Your Rights Family and Medical Leave Act of 1993

FMLA requires covered employers to provide up to 12 weeks of unpaid, job-protected leave to ''eligible'' employees for certain family and medical reasons. Employees are eligible if they have worked for their employer for at least one year, and for 1,250 hours over the previous 12 months, and if there are at least 50 employees within 75 miles. The FMLA permits employees to take leave on an intermittent basis or to work a reduced schedule under certain circumstances. • Upon return from FMLA leave, most employees must be restored to their original or equivalent positions with equivalent pay, benefits, and other employment terms. • The use of FMLA leave cannot result in the loss of any employment benefit that accrued prior to the start of an employee's leave.

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Reasons for Taking Leave:
Unpaid leave must be granted for any of the following reasons: • to care for the employee's child after birth, or placement for adoption or foster care; • to care for the employee's spouse, son or daughter, or parent who has a serious health condition; or • for a serious health condition that makes the employee unable to perform the employee's job. At the employee's or employer's option, certain kinds of paid leave may be substituted for unpaid leave.

Unlawful Acts by Employers:
FMLA makes it unlawful for any employer to: • interfere with, restrain, or deny the exercise of any right provided under FMLA: • discharge or discriminate against any person for opposing any practice made unlawful by FMLA or for involvement in any proceeding under or relating to FMLA. Enforcement: • The U.S. Department of Labor is authorized to investigate and resolve complaints of violations. • An eligible employee may bring a civil action against an employer for violations. FMLA does not affect any Federal or State law prohibiting discrimination, or supersede any State or local law or collective bargaining agreement which provides greater family or medical leave rights.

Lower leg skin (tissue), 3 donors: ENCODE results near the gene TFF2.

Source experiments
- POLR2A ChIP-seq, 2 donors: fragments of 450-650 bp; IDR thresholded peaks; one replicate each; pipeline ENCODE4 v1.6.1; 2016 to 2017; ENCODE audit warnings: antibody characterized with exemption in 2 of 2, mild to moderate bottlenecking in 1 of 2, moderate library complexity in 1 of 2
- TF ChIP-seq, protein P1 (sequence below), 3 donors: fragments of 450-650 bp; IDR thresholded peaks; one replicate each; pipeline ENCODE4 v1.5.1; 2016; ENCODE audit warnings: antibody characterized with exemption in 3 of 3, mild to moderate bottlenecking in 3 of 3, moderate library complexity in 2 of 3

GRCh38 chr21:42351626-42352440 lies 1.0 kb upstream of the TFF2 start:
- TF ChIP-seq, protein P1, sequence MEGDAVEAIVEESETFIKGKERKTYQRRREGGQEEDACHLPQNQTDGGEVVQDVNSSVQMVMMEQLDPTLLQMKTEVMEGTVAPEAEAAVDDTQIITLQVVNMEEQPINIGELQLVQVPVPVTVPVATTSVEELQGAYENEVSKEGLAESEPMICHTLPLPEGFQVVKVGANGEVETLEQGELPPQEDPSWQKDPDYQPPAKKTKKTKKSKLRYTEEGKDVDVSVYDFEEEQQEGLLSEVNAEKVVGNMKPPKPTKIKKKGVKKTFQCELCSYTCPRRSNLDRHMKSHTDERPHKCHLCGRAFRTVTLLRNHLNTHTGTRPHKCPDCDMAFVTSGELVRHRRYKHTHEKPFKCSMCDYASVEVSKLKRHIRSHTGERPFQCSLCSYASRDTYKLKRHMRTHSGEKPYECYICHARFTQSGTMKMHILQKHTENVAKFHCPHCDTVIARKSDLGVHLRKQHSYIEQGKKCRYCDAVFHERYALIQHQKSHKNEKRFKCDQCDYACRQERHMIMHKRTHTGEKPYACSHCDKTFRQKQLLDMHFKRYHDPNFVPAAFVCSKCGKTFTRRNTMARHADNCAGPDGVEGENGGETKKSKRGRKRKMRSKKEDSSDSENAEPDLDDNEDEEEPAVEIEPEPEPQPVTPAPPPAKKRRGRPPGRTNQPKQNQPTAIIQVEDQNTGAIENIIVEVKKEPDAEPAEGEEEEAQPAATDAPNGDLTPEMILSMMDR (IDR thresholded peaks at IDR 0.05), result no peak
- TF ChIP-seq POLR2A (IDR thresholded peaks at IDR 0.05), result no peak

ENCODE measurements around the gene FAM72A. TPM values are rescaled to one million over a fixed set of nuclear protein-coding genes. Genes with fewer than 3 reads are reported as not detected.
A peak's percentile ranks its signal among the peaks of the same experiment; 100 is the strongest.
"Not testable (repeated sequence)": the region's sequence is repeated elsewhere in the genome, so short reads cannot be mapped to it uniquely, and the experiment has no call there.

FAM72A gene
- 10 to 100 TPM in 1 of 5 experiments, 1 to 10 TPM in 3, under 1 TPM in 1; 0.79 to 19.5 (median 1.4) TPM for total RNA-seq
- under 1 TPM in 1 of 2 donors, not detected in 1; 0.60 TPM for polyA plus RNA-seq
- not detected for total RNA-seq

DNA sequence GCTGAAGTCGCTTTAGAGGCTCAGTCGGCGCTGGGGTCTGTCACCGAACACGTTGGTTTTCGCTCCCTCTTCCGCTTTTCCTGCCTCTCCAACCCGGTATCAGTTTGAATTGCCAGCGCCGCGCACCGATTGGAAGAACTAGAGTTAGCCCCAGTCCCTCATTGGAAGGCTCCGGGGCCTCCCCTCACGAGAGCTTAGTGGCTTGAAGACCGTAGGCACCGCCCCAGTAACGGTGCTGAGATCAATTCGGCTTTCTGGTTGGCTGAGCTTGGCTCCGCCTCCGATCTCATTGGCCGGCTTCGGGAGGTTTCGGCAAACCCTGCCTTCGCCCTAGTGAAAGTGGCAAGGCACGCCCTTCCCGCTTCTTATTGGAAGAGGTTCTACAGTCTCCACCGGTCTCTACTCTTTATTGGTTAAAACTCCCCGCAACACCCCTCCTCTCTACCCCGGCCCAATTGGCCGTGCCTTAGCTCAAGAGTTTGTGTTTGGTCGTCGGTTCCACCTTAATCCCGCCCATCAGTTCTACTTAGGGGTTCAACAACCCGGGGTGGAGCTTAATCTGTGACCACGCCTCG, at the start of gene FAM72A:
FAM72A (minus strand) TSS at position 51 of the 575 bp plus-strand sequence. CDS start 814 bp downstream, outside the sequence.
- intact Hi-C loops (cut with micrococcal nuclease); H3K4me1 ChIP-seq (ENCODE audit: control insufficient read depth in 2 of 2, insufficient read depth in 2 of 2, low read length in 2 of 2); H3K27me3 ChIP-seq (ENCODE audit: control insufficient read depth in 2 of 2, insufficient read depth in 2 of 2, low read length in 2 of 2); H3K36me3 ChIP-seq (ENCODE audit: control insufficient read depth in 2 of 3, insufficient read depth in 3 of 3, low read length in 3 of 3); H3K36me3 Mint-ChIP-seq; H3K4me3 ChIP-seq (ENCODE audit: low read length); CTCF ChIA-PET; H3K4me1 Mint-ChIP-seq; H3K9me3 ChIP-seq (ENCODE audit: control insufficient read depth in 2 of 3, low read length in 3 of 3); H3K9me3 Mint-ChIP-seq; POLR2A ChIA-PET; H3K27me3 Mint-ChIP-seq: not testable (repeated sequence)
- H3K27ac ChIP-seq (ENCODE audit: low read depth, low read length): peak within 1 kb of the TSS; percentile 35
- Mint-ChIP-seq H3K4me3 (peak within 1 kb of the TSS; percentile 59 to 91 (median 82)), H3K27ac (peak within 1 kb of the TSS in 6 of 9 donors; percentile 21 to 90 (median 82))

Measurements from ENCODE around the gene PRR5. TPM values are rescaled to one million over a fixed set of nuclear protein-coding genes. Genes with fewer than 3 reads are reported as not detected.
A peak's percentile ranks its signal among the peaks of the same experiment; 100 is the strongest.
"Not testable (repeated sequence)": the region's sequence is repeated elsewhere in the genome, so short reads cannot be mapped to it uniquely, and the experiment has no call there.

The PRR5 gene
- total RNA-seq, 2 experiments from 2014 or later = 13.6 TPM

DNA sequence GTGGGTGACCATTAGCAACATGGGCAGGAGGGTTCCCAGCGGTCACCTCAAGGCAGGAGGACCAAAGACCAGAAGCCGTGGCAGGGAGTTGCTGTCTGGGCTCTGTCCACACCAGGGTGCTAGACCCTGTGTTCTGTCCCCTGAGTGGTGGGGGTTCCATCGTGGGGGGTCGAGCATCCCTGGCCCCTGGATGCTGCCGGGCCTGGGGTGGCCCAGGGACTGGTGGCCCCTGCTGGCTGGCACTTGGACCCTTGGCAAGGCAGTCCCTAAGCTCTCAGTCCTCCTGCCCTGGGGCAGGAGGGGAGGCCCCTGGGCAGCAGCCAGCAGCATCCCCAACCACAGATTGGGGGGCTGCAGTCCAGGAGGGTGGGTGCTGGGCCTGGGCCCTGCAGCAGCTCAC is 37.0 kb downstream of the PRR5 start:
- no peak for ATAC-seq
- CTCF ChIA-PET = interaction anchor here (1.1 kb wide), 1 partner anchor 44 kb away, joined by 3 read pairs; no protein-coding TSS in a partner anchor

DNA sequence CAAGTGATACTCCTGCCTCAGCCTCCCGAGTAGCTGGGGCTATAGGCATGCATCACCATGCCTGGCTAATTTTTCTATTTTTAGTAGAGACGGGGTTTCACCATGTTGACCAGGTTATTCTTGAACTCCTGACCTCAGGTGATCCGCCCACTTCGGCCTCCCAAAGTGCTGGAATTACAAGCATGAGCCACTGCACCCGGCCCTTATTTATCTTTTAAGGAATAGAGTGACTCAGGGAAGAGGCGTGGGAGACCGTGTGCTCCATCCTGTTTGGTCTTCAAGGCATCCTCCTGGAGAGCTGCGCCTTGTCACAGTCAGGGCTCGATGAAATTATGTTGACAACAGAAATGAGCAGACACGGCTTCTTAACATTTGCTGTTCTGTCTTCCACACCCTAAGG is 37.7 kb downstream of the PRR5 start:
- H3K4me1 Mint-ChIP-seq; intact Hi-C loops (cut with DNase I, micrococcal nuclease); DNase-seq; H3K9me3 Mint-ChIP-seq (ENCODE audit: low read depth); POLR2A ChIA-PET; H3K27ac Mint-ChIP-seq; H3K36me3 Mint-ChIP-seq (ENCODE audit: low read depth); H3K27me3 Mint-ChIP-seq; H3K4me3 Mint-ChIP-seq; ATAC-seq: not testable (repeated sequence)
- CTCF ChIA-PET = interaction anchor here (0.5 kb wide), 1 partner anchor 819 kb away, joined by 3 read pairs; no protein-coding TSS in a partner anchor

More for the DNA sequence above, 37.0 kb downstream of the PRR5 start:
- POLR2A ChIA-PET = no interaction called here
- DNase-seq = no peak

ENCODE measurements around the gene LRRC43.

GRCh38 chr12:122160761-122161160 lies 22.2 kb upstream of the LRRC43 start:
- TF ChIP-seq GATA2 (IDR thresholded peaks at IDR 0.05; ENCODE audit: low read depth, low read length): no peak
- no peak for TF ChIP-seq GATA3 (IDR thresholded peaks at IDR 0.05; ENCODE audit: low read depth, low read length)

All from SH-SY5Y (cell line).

Advance Notice and Medical Certification:
The employee may be required to provide advance leave notice and medical certification. Taking of leave may be denied if requirements are not met. • The employee ordinarily must provide 30 days advance notice when the leave is ''foreseeable.'' • An employer may require medical certification to support a request for leave because of a serious health condition, and may require second or third opinions (at the employer's expense) and a fitness for duty report to return to work.

Job Benefits and Protection:
• For the duration of FMLA leave, the employer must maintain the employee's health coverage under any ''group health plan.''

For Additional Information:
If you have access to the Internet visit our FMLA website: http://www.dol.gov/esa/whd/fmla. To locate your nearest Wage-Hour Office, telephone our Wage-Hour toll-free information and help line at 1-8664USWAGE (1-866-487-9243): a customer service representative is available to assist you with referral information from 8am to 5pm in your time zone; or log onto our Home Page at http://www.wagehour.dol.gov.
WH Publication 1420 Revised August 2001
*U.S. GOVERNMENT PRINTING OFFICE 2001-476-344/49051

U.S. Department of Labor
Employment Standards Administration
Wage and Hour Division
Washington, D.C. 20210